• Excerpt: "I received an award from Salt Lake Solar Day 2012 for sponsoring 2012 H.B. 262 Building Code Amendments, and continued working to adopt the current IECC (energy code for houses and buildings) during the 2013 session. That bill passed and the current code will be effective July 1, 2014. The amount of energy use and pollution caused by buildings is critical. I also worked for over a year to increase flexibility and ability for property owners to capture and use storm / rain water. At the end of the 2013 session, that bill passed the House, 75 to 0, and was signed by the Governor. We should be good stewards of the land, Extremes on both sides of this issue hurts our ability to live and work in our great state."

Your Rights

  • Excerpt: "The US Constitution specifically states: "The powers not delegated to the United States by the Constitution, nor prohibited by it to the States, are reserved to the States respectively, or to the people." The government continues to trample on this and others of our constitutional protected rights. The government powers are not only separated in 3 branches, but between the Federal and the States. This is an area that is worth fighting for Utahns. We can't continue to let government take over of our lives."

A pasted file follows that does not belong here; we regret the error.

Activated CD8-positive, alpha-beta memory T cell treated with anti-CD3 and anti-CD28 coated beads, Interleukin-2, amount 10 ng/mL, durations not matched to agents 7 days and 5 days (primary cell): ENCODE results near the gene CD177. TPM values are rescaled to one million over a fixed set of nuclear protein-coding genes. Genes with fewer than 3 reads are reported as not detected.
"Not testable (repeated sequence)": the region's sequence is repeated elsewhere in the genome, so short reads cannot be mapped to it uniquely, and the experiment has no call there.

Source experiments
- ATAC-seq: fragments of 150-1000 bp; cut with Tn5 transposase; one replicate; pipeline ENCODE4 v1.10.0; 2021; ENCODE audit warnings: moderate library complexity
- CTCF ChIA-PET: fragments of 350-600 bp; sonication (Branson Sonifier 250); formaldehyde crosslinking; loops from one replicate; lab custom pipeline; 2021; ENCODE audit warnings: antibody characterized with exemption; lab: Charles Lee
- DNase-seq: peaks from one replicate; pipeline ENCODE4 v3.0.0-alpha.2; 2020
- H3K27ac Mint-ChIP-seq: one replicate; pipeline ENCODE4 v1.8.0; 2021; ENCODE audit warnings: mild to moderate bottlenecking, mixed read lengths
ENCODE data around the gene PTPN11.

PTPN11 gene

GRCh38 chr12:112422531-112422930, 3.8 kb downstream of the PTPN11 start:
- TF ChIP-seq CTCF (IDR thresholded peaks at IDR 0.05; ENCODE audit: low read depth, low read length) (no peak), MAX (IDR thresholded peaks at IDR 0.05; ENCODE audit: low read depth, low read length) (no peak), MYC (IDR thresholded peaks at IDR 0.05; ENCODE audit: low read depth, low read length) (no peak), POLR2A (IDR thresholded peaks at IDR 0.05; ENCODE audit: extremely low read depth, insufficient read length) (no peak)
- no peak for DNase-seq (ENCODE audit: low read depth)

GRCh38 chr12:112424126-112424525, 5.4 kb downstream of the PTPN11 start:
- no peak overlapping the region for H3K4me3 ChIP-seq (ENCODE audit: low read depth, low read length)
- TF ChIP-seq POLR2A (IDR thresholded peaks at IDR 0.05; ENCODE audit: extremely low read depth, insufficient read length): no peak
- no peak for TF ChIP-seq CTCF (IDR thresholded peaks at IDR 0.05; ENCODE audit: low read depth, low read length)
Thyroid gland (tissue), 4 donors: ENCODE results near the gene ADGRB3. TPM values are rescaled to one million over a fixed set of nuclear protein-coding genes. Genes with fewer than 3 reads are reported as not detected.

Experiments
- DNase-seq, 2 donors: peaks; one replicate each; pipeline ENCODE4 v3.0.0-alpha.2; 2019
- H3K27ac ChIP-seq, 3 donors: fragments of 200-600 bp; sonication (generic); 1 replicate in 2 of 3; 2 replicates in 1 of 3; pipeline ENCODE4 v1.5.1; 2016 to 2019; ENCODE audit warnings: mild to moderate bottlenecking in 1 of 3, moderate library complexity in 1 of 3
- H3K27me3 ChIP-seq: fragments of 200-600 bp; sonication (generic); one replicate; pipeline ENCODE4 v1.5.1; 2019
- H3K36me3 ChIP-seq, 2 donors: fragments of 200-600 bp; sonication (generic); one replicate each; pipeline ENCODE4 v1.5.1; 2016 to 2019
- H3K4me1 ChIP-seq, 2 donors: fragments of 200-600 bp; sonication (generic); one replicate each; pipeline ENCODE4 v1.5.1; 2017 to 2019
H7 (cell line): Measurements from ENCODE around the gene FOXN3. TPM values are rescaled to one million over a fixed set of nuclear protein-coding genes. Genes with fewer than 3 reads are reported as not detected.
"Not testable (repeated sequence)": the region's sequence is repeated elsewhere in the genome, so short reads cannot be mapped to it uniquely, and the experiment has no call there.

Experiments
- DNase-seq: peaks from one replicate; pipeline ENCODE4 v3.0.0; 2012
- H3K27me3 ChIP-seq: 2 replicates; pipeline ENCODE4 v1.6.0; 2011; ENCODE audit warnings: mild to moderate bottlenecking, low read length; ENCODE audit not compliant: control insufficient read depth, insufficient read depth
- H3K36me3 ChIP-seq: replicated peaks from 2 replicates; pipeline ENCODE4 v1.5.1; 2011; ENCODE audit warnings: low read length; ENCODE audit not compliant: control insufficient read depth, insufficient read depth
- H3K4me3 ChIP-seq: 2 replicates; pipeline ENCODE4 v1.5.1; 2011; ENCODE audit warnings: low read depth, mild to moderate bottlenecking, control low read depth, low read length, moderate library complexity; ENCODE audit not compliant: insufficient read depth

A Stable and Growing Economy

  • Excerpt: "Utah is the best fiscally managed state. Utah repeats this year as Forbes top 3 Best States for Business and Careers. Many families are still struggling. We need to continue to improve. The Economy will grow when Government will allow it. In many cases Government is holding business growth back through too many regulations."



See also: Utah House of Representatives elections, 2014

Elections for the office of Utah House of Representatives took place in 2014. A primary election took place on June 24, 2014. The general election was held on November 4, 2014. The signature-filing deadline for candidates wishing to run in this election was March 20, 2014. Michael D. Lee was unopposed in the Democratic convention. Fred Cox defeated Carbon Lundgren in the Republican convention. Cox defeated Lee in the general election.[5][6]

Utah House of Representatives District 30, General Election, 2014
Party Candidate Vote % Votes
     Republican Green check mark transparent.pngFred C. Cox 50.4% 3,076
     Democratic Michael D. Lee 49.6% 3,029
Total Votes 6,105


See also: Utah House of Representatives elections, 2012

Cox ran for election in the 2012 election for Utah House of Representatives District 30. Cox was unopposed in the June 26 Republican primary and was defeated by District 29 incumbent Janice Fisher (D) in the general election which took place on November 6, 2012.[7]